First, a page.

Thursday, September 06, 2007
Hanging onto Cliffs
We've talked a lot already about beginnings, how to start our books, and about starting hooks. There are beginning hooks and there are ending hooks. How we end our scenes and chapters are just as important as how we start them.
Some writers think "cliffhangers" are only for suspense and action books. On the contrary. Every scene and chapter needs some sort of hook at the end to get readers turning pages. No matter what the story is, it won't do to wrap things up nice and neat when the story isn't over yet. Good stories are all about tension regardless of the genre. Questions are raised constantly, and for each question answered another one turns up, escalating into what will become a really good read.
Okay, so what happens if you end every scene or chapter with a nail-biter? It would get pretty boring. Tension doesn't always equate to edge-of-your-seat, heart-in-your-throat, eyelash-pulling suspense. If you ended every chapter with the same kind of "they're all gonna die!" scenario, it's gonna get old real fast.
By the same token, if you end every scene or chapter with the characters getting in the car for a safe drive home, sitting cozily at the dinner table for the evening meal, walking hand-in-hand down a tree-lined boulevard at sunset, you'll end up with about the same reader-apathy.
Mix it up. Shake it up. Don't be predictable. Vary your hooks as you do your paragraphs and sentences within the story itself. Always keep readers wondering what's up. Pack some surprises and a few twists into the narrative.
I'm in no way an authority on anything, so let's take a peak at the wise words of some master storytellers and teachers.
My hero Donald Maass says: "Cliffhangers have degrees of tension, escalating upward from unanswered questions to surprise developments to sudden danger. There are also subtle ways to create cliffhangers. A sudden plunge in a protagonist's fortunes, a low moment, is a kind of cliffhanger. It provokes the unspoken questions, 'What will she do now?' and 'How will she get out of this?'"
Another hero of mine, Leonard Bishop (Dare to be a Great Writer), talks about the episodic novel, which he says is a source of reader agitation that comes from splitting a one-event scene into several parts. This tactic prolongs the scene and the split can be used to end a chapter on a hook (ala Dan Brown's The Davinci Code), but the result is an empty passage that goes nowhere fast. So using filler to lengthen what's assumed to be exciting can result in the reader scratching her head and saying "So what was the point of that?" We all know that everything we put on the page must be important to the story, so dragging out an exciting scene just to hook readers from one chapter or scene to the next is like cheating. If a tense moment exists in a scene, it must have substance and support the plot.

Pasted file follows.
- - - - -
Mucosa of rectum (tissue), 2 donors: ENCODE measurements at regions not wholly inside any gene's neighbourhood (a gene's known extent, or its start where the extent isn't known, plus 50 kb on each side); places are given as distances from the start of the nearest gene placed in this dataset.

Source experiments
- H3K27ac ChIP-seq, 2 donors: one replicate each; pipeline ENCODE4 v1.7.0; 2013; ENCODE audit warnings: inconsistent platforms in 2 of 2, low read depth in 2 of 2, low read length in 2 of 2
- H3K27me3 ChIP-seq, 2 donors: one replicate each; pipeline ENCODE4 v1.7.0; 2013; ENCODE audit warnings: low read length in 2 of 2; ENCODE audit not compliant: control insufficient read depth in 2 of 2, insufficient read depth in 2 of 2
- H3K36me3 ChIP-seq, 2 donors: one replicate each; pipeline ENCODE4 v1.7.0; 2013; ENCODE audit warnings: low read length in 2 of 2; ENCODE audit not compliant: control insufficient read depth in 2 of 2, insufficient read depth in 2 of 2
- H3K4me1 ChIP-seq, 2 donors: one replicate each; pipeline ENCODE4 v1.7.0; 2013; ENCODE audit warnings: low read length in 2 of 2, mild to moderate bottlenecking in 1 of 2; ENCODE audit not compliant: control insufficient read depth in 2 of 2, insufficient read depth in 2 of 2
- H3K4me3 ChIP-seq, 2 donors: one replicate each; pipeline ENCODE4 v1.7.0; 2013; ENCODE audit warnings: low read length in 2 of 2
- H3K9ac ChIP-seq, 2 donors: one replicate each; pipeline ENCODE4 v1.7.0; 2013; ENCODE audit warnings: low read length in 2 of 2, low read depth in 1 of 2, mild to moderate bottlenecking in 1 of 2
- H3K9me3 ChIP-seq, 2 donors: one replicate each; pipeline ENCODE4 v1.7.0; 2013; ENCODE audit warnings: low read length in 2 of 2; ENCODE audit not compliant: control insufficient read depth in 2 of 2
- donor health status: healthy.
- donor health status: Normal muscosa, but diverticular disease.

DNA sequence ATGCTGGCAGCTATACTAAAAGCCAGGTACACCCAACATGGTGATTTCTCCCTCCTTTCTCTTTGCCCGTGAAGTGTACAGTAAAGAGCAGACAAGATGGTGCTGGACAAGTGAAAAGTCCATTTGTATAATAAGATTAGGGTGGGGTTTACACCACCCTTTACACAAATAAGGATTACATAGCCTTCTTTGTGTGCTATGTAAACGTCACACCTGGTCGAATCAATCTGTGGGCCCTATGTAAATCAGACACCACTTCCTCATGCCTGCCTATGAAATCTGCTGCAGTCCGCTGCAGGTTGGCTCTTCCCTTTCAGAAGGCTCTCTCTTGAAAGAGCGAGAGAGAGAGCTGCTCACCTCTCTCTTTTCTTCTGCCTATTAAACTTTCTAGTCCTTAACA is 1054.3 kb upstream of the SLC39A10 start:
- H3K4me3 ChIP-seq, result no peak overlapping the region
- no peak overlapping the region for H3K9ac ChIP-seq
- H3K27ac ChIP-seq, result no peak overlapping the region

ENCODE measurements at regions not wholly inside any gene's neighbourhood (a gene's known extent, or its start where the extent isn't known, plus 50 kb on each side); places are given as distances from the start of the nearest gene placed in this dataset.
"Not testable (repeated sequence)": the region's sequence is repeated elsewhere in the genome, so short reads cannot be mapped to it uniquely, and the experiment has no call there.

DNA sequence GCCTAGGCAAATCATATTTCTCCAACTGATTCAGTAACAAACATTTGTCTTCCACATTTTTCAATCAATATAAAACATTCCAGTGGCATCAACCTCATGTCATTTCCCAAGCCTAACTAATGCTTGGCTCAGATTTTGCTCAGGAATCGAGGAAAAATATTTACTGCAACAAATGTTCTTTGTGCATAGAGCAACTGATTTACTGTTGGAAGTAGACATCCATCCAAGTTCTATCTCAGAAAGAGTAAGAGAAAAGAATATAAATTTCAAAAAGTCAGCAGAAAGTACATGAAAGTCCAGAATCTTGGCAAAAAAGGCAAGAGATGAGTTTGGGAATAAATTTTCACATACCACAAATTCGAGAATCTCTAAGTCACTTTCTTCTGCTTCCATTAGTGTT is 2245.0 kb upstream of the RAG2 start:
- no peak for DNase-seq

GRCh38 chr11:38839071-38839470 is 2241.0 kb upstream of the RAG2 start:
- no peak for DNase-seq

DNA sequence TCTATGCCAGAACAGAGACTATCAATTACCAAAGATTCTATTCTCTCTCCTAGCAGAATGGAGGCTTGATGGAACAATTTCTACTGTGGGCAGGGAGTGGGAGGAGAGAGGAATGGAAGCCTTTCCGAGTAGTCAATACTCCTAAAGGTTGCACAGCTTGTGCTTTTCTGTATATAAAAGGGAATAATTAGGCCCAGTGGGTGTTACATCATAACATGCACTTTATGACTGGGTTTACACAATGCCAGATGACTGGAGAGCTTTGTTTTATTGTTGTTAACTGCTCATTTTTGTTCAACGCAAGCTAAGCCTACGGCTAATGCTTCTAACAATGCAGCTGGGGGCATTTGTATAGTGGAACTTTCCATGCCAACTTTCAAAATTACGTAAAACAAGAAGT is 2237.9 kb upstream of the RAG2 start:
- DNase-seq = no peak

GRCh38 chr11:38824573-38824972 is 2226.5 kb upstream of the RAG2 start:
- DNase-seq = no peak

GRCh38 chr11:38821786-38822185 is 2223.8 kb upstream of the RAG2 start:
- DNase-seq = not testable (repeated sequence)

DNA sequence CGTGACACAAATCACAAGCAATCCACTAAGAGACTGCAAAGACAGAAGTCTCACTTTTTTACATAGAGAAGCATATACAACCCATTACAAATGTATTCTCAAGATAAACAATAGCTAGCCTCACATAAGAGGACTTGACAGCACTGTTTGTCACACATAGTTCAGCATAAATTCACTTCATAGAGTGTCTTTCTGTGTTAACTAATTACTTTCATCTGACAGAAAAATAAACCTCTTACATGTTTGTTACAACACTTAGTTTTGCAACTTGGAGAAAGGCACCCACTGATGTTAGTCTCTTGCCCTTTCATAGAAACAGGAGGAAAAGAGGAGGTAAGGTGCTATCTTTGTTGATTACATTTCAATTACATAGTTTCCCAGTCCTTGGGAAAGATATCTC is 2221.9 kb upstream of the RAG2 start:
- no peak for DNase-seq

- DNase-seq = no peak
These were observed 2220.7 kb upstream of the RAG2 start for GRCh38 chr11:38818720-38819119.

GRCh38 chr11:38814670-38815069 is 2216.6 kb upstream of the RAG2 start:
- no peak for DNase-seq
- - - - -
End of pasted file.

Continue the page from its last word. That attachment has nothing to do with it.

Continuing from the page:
In Writer's Digest's Handbook of Novel Writing, Orson Scott Card says about cliffhangers: "These are the gulps you can use to down a whole novel… Yet while each closure, each minor climax, each chapter climax is fulfilling to the reader, none of them is completely fulfilling. Inherent in every climax is the promise of more tension and greater fulfillment later. In its crudest form, this is the cliffhanger technique—putting the protagonist into an awkward dilemma and then leaving him hanging there while the reader waits to buy the next day's installment. Such obvious tricks irritate most readers; but the technique, in a more subtle form, is essential to creating a novel as a whole. After all, what is a novel if not the writer's attempt to involve the readers emotionally in a dilemma and keep them involved until its resolution?"
Okay, example time. 8^) The following ends the first chapter of my WIP:
Machine gun fire sprayed above our heads just as Heinrich drew back his fist. Though still in shock, my mind worked well enough to guess the shot from Heinrich’s pistol had been a signal to his men outside. I stared at the fist aimed at my face, the knuckles white, the backs of his curled fingers sprouting fine hairs as pale as those on his head. And he wore a ring on his middle finger, its ruby center surrounded by Sanskrit letters that I could read with crystal clarity. They spelled the word Vyantara. Then I saw only darkness.
So how about your cliffhanger endings? Share your example.